Beginners Guide to Angular 4: Routing

In the second part of the beginner’s guide to Angular tutorial series, you learnt what services are in Angular 4 and how to write Angular services and use them in an Angular component. 

In this part of the tutorial series, you’ll learn how to handle routing in Angular 4.

Getting Started

You’ll start by cloning the source code from the first part of the tutorial series.

Once you have the source code, navigate to the project directory and install the required dependencies.

After the dependencies have been installed, start the application by typing the following command:

You should have the application running on http://localhost:4200/.

Routing & Navigation

When a user enters a web application or website, routing is their means of navigating throughout the application. To change from one view to another, the user clicks on the available links on a page.

Angular provides a Router to make it easier to define routes for the web applications and to navigate from one view to another view in the application.

Creating Your First Route 

To implement routing in the web application, you’ll be making use of the Angular Routing module. Create a file called app.routing.ts inside the src/app folder.

To get started with implementing routing, you need to import the RouterModule and Routes from @angular/router.

You’ll also need the ModuleWithProviders module for implementing routing.

Create and export a variable called AppRoutes in the app.routing.ts, which would be a collection of all routes inside the Angular application.

There are two ways to create the routing module: RouterModule.forRoot and RouterModule.forChild.

RouterModule.forRoot is for creating routes for the entire application, and RouterModule.forChild is for creating routes for lazy loaded modules.

In this tutorial, you’ll be using RouterModule.forRoot to create routes for the root application.

Create the routing module using RouterModule.forRoot inside the app.routing.ts file.

Add a route inside the AppRoutes list to show our CalcComponent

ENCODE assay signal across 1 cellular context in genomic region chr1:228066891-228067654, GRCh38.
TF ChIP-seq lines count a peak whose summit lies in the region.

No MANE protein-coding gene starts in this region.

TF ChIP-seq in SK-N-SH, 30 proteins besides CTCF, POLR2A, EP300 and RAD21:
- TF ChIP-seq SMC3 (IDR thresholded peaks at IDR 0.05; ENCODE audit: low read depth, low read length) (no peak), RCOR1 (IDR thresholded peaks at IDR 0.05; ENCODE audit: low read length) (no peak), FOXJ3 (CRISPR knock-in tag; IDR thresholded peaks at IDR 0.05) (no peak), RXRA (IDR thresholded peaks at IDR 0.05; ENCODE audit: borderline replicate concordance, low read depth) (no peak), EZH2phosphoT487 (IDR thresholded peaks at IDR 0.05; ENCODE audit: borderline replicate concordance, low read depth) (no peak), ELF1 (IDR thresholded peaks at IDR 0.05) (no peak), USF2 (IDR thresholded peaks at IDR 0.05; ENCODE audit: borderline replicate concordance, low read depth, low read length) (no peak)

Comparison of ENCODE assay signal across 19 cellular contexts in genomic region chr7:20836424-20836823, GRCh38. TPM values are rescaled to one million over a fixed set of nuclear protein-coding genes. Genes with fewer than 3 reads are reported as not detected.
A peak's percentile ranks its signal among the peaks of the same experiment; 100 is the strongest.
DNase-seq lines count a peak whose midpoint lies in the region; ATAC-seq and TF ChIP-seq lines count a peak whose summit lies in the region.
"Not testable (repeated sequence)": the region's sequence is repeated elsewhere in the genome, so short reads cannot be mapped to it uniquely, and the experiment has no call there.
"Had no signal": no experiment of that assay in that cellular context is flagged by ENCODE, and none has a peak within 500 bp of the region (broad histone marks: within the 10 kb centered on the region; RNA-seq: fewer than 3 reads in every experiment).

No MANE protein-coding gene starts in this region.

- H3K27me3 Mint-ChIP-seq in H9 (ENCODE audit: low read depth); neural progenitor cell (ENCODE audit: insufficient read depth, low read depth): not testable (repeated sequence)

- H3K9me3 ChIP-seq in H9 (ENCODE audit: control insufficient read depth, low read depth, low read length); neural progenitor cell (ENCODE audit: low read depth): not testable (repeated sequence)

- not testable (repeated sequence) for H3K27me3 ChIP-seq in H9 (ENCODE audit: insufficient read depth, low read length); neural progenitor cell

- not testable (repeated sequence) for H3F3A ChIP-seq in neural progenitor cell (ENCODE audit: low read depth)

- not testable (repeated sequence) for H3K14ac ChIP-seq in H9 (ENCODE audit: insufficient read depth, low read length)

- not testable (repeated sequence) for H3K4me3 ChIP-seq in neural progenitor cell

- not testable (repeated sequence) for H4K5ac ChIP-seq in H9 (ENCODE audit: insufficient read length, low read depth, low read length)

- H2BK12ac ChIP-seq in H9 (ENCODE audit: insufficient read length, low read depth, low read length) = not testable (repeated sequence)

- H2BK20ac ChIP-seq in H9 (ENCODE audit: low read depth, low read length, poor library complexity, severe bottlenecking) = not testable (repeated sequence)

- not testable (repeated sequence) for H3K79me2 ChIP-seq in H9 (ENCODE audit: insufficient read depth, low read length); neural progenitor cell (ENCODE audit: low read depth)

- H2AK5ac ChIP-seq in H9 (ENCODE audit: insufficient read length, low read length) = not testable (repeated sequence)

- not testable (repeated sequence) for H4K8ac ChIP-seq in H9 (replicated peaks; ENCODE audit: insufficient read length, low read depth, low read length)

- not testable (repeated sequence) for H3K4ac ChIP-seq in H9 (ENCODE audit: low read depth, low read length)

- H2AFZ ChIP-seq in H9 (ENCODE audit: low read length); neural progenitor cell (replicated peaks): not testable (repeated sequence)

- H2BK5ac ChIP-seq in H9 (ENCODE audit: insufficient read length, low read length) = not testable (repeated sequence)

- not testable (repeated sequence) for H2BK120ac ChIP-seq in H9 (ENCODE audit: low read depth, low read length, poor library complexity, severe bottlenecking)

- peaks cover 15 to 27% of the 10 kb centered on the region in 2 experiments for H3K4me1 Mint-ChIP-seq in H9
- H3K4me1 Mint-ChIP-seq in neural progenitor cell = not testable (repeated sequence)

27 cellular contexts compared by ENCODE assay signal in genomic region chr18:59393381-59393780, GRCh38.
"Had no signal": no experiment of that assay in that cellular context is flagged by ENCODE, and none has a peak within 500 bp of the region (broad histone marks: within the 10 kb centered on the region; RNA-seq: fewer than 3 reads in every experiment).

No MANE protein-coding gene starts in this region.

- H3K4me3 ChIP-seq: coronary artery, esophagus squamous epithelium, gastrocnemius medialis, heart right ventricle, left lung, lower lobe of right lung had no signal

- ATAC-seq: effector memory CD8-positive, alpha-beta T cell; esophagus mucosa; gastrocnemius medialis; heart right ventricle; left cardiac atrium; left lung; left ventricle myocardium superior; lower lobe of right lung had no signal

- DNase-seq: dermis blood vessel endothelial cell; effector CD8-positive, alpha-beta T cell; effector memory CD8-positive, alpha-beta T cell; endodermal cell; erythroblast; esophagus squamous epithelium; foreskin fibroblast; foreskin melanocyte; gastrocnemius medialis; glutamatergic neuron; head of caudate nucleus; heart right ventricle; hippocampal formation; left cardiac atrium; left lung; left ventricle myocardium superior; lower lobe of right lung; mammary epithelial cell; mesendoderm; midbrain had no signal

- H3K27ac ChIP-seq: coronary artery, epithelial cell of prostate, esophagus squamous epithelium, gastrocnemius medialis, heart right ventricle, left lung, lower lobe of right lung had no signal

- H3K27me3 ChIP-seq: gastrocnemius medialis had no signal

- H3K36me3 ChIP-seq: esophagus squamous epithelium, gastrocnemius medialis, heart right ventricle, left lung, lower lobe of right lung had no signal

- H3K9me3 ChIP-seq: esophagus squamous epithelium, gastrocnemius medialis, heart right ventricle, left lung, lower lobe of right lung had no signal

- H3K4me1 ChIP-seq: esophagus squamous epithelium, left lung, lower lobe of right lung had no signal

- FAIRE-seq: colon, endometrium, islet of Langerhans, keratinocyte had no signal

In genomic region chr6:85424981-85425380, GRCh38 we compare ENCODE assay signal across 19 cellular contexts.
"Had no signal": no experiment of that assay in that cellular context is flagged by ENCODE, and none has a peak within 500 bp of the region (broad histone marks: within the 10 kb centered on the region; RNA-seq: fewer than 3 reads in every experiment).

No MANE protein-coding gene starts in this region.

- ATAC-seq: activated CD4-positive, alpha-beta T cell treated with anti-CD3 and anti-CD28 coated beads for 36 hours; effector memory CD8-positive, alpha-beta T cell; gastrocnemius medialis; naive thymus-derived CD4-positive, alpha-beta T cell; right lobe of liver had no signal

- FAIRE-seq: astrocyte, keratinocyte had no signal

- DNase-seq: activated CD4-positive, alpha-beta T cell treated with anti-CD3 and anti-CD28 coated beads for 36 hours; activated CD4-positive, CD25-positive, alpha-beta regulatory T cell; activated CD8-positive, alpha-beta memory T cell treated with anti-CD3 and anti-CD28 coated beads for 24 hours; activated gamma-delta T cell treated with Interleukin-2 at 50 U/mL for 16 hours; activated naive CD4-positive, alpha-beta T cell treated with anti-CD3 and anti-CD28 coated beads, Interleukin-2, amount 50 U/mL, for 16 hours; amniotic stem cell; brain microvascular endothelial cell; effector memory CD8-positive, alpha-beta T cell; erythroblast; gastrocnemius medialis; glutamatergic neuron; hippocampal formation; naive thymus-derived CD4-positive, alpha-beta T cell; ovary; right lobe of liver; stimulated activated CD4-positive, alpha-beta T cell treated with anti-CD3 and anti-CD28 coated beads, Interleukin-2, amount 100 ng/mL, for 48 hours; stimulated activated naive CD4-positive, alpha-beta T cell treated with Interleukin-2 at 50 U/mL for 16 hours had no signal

Here is how the app.routing.ts file looks:

As seen in the code, the route which has been added is /calc, which would render the CalcComponent.

Import the ROUTING constant inside the app.module.ts file.

Add the ROUTING to the imports section.

Here is how the app.module.ts file looks:

Save the above changes and restart the Angular application using ng serve.

Point your browser to http://localhost:4200/calc and you will have the CalcComponent displayed.

Routing In Angular

Implementing Navigation

With the above created route, you’ll try to implement navigation. Let’s start by creating a main component for our application called HomeComponent.

Create a folder called home inside the src/app folder. Inside the home folder, create a file called home.component.ts. Here is how it looks:

Create a template file called home.component.html. Add the following code to it:

As seen in the above code, you have used routerLink for setting up the link navigation. routerLink is imported from the RouterModule.

Add the HomeComponent to the NgModule in the app.module.ts file.

Since you’ll be using Angular routing, you need to display the place in our application where the router would display the views. As you have bootstrapped the AppComponent on run time, add the following code to the app.component.html file.

Router outlet tells the Angular router where to display the views.

Inside the app.routing.ts file, include the default route to display as the HomeComponent. Here is how the modified code looks:

Here is how the app.routing.ts file looks:

Save the above changes and restart the web application. Point your browser to http://localhost:4200/ and you will have the HomeComponent displayed by default.

Showing The Default Component

Click on the link in the home component and you will be navigated to the calculator component.

Now let’s add a route to handle undefined routing requests. Whenever the user navigates to a non-existent route, you’ll show a message that the route is not found.

Add a new component called notfound. Create a folder called notfound inside the src/app folder. Create a file called notfound.component.ts. Add the following code:

Create a file called notfound.component.html and add the following code:

You’ll be adding a wild card route to handle non-existent routes. Add the following code to the app.routing.ts file:

Here is how the app.routing .ts file looks:

Save the above changes and restart the server. Point your browser to http://localhost:4200/abc and you will see the not found exception message.

Handling Not Found Exception

Wrapping It Up

In this tutorial, you learnt the basics of how to handle routing in Angular. You learnt how to define a route and navigate through an Angular application. 

You learnt how to handle non-existent routes by defining a wild card route. You learnt how to use routerLink to link to another route.

How was your experience learning Angular Routing? Do let us know your thoughts and suggestions in the comment section below.

Source code from this tutorial is available on GitHub.

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